A thoroughly enjoyable walk in the Park.



Please before eating wild foods even if you think you know what it is check or ask someone who knows. Stay safe.

Tuesday, 14 September 2010

Fossil Coast



Gault Clay Cliffs
Today we decided to go to the fossil coast at Copt Bay, Folkestone.  The weather was warm with the sun breaking through the clouds occasionally. We made a flask of coffee, packed a small daysack and loaded Pants into the car.  The trip is about 5 minutes from home we could in fact walk there but to ensure we got the tide at the right time we drove. A short walk to the edge of the cliffs and a sharp descent down to the fossils embedded into the face of the cliffs.  I am no expert when it comes to fossils so much of the information has been taken from the on site information board that is located at the top of the cliffs.
Ammonite impression
We discovered the beach and fossil coast by accident. Despite being so close we had never stumbled on the fossil area, not being local or living long in the area. I have to say that it is now one of our favourite locations. The fossils date from the Albian stage of the Early Cretaceous epoch, approximately 110 million years ago. The fossils in general are found in the Gault clay. 

Ammonite

The best time to go is after a storm when the cliff face has been eroded, that was the first time we visited and we found plenty of nice impressions and fossils. We ventured up to the Gault clay cliffs and I soon discovered a few nice impressions in the clay. The area around the cliffs in general is littered with concrete Anti tank / vehicle blocks left from World War II to prevent landings these are now being overgrown with seaweed. 
Pants inspecting the Old WW II sea defences

The last time we came to the beach we found a fragment of old mug / cup dated 1852. To me these simple little things are quite fascinating. We proceeded along the cliff looking for fossils and impressions I found a few more examples in the clay.  

 Hoptitidae sp 
Neohibolites Minimus
However, we found very little on the beach area probaly due to the lack of heavy weather damage to the cliffs.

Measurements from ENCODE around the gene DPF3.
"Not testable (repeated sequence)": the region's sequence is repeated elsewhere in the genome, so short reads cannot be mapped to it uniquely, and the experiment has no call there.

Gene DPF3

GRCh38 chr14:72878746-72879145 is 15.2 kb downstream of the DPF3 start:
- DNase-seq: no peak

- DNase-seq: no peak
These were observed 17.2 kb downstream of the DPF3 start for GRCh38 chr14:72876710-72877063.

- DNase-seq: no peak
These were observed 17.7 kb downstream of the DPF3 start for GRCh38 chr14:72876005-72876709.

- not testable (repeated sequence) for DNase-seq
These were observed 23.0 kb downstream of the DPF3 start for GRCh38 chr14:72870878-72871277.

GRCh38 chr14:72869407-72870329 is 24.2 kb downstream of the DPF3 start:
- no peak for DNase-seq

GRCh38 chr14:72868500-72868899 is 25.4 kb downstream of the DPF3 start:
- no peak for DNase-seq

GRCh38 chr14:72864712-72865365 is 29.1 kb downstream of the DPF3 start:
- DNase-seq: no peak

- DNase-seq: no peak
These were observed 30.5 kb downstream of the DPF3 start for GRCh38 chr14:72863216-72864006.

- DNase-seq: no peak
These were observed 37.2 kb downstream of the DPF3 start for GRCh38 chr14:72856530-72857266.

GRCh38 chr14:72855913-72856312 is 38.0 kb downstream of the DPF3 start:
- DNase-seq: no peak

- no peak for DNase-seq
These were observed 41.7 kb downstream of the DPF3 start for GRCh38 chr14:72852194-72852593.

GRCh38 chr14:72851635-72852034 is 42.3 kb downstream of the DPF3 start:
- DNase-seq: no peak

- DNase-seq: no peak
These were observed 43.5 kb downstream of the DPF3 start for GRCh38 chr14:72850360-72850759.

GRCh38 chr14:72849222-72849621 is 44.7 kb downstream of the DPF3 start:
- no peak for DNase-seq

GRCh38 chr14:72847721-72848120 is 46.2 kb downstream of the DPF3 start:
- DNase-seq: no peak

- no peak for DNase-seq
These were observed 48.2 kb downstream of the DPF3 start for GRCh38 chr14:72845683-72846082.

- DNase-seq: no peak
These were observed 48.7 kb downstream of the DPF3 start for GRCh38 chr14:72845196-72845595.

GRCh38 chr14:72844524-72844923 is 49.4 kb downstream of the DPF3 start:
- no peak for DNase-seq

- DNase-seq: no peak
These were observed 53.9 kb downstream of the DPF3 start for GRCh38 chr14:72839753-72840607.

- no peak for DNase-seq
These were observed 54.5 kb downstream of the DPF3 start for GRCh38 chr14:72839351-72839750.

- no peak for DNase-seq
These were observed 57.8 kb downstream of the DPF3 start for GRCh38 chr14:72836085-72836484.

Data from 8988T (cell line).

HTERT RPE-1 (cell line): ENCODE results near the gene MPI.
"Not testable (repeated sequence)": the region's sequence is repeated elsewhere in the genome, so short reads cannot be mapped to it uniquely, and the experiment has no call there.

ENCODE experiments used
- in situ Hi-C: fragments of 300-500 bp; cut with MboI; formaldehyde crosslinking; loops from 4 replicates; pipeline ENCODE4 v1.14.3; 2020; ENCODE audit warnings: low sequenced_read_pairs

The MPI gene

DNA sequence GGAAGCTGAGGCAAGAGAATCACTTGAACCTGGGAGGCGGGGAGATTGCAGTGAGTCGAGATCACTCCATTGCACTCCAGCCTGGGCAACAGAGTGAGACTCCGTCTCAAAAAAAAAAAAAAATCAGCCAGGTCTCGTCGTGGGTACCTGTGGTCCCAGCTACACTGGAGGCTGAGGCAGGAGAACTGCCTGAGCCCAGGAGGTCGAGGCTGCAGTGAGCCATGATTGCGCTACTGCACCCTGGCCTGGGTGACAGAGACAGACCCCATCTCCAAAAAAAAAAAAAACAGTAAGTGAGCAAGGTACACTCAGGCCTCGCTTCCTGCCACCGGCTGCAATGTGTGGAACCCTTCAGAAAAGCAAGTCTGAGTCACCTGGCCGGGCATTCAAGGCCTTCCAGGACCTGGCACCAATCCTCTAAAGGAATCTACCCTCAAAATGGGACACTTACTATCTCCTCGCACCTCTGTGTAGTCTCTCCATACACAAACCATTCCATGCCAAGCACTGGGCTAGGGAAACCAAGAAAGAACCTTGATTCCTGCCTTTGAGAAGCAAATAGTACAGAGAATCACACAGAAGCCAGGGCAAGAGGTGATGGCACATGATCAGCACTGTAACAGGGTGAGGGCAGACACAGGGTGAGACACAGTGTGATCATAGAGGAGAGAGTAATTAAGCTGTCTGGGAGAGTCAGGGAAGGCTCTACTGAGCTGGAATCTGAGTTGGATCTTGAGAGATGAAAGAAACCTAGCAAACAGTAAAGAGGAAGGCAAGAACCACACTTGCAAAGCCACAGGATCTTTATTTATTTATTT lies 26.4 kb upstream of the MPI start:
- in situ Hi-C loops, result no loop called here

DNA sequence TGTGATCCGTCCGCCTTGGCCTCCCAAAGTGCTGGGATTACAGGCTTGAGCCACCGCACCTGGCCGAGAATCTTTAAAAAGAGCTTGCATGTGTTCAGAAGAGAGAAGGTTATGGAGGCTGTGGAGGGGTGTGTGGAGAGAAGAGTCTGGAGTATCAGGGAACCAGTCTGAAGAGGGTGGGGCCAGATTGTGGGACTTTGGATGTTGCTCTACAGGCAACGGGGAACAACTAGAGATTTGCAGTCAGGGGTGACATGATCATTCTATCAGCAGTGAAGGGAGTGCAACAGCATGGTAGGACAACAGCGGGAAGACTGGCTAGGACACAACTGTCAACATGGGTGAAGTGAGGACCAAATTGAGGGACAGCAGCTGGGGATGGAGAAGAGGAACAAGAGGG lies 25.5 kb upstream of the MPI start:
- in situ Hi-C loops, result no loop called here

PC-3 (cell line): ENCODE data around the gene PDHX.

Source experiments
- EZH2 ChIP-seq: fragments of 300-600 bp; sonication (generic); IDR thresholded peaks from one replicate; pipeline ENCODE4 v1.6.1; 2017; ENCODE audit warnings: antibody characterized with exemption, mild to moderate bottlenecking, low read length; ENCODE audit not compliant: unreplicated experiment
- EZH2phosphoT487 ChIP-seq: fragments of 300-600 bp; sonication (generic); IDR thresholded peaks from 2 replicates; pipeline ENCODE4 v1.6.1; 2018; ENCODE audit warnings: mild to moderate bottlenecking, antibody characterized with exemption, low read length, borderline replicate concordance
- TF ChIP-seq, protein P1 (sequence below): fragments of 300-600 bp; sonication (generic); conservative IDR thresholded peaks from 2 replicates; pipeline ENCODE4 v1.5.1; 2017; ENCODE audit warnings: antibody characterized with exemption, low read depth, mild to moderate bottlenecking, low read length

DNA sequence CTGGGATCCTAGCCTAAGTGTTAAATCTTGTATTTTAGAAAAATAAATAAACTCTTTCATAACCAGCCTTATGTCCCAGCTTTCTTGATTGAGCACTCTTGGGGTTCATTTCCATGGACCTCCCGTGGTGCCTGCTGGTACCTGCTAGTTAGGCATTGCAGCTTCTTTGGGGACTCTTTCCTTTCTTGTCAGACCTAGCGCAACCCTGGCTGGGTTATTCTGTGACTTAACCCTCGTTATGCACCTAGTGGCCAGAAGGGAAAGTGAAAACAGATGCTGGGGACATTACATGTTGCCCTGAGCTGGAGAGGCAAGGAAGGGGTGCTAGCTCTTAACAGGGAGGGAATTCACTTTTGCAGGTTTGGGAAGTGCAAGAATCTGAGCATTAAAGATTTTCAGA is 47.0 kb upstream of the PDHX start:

Hamites Maximus

 I have taken some pictures of previous finds of visits to Copt point.

Hoptitidae sp
Hoptitidae sp
Anahoplites sp and Neohibolites Minimus
The tide was at its lowest point when we arrived, the ebb is only about 35 minutes before the tide comes in it is quite easy to get carried away with the exploration and get cut of on the point. The small sandy beach area a little away from the cliffs is popular with people looking for prawns / shrimp we observed a man shrimping and actually met up with him when we were leaving he had a few pounds of fresh caught shrimps with him. We decided to wander back to the beach area and have a look around after a lady had commented that you could find some nice examples of fossils with mother of pearl inlay still on at low tide in that area. 


We duly had a look but to no avail, another location to check out the next time we visit. Time to stop for a cup of coffee. 


Pants had been swimming he really enjoys the water trying to get rocks out of the sea strange dog. Once we had drank our coffee we decided to head off back to the car.  Its truly amazing how quickly time goes when you are enjoying yourself we had been on the coast for over 2 hours and the tide was well on the way in.  I am going to invest in a small shrimp net and give it a go.  We love shellfish, I am sure that it will be fun and a bit of a laugh.  I might do a short blog on our first shrimping expedition it depends on how succesful we are.